Dual Athlon MP 1U units

Carlos O'Donell Jr. carlos at baldric.uwo.ca
Sun Jan 27 07:49:06 PST 2002

> Power has been discussed on the list before a few times.  It depends on
> peak voltage, peak current, and relative phase (power factor).  If peak
> voltage is 120V, peak current is 1.7A, and they are in phase, peak power
> is 204W but average power is only 1/\sqrt{2} = 0.707 of this or around
> 144W.  I believe that somebody pointed out once that the power factor
> for most hardware is close to 1 so phase differences probably don't
> reduce this a whole lot, but I haven't measured itself and don't know.

Just to insert my $0.02 :)

Small points to make about computer power supplies in general:

a. The supplies for a computer are standard issue switching supplies
   (Capacitor and diode rectified AC at the inlet)

b. Your supply connected to the wall is a non-linear loads.

What does this mean for you in general?

Although the components on your Motherboard may be resistive in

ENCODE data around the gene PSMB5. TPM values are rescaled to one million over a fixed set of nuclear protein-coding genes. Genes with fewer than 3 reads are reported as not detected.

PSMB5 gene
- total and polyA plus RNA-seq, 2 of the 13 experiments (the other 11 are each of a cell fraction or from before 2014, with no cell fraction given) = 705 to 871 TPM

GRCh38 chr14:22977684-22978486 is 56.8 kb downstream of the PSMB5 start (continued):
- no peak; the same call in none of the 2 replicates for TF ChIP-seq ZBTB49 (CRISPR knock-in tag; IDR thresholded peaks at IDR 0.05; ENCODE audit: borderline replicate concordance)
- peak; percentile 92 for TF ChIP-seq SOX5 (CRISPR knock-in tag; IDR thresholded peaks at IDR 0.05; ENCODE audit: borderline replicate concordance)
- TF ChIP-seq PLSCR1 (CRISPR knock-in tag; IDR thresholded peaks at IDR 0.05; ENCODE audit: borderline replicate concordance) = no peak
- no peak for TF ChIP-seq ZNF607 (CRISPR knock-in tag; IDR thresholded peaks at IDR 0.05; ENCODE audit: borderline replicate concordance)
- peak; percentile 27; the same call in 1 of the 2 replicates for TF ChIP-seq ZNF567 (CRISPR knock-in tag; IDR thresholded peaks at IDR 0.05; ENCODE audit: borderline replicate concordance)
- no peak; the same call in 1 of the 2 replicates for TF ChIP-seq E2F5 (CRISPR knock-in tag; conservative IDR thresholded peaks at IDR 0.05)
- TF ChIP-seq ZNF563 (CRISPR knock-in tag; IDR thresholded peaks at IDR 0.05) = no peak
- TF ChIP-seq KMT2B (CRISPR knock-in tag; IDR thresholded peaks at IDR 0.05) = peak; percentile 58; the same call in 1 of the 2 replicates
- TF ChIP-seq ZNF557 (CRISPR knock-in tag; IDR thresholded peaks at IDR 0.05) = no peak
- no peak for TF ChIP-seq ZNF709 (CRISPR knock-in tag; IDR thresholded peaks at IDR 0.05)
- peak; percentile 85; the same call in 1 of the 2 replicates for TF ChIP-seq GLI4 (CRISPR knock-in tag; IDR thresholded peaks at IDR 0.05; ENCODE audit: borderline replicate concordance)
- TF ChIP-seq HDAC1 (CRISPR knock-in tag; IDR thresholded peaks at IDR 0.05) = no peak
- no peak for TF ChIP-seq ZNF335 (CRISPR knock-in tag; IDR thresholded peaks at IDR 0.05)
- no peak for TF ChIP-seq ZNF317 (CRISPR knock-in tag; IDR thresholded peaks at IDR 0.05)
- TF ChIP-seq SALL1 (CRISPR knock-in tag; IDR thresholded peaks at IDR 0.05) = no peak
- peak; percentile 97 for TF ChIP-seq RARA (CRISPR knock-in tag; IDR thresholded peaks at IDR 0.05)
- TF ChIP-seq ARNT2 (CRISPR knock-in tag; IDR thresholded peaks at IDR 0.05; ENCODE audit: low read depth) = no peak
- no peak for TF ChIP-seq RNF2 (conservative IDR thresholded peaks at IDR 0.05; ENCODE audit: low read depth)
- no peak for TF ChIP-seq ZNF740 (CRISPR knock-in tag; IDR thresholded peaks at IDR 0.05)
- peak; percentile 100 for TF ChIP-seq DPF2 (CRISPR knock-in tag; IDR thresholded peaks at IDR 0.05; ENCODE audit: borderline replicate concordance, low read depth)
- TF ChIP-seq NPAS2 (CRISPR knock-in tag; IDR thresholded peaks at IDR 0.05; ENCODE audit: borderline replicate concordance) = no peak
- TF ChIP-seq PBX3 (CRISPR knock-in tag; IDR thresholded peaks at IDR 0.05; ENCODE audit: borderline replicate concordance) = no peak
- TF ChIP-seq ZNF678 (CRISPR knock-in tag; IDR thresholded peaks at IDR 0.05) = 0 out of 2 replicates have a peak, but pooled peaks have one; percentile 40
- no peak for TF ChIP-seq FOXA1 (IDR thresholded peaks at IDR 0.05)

general, the _way_ the supply is designed causes the following issues:

1. Poor power factor (as seen at the wall)

	1a. Not to be confused with the PF seen by your supply.

2. Harmonic distortion of your power (loading at sin wave peaks)

3. Requires active power factor correction on the circuits feeding
   the computers (you can't correct non-linear loads with simple 
   capacitor circuits).

There are infact many papers on this subject. You just need to 
do a quick netsearch for them. Power Engineering has long been 
tackling this problem for many years in large buildings with thousands
of comptuers.


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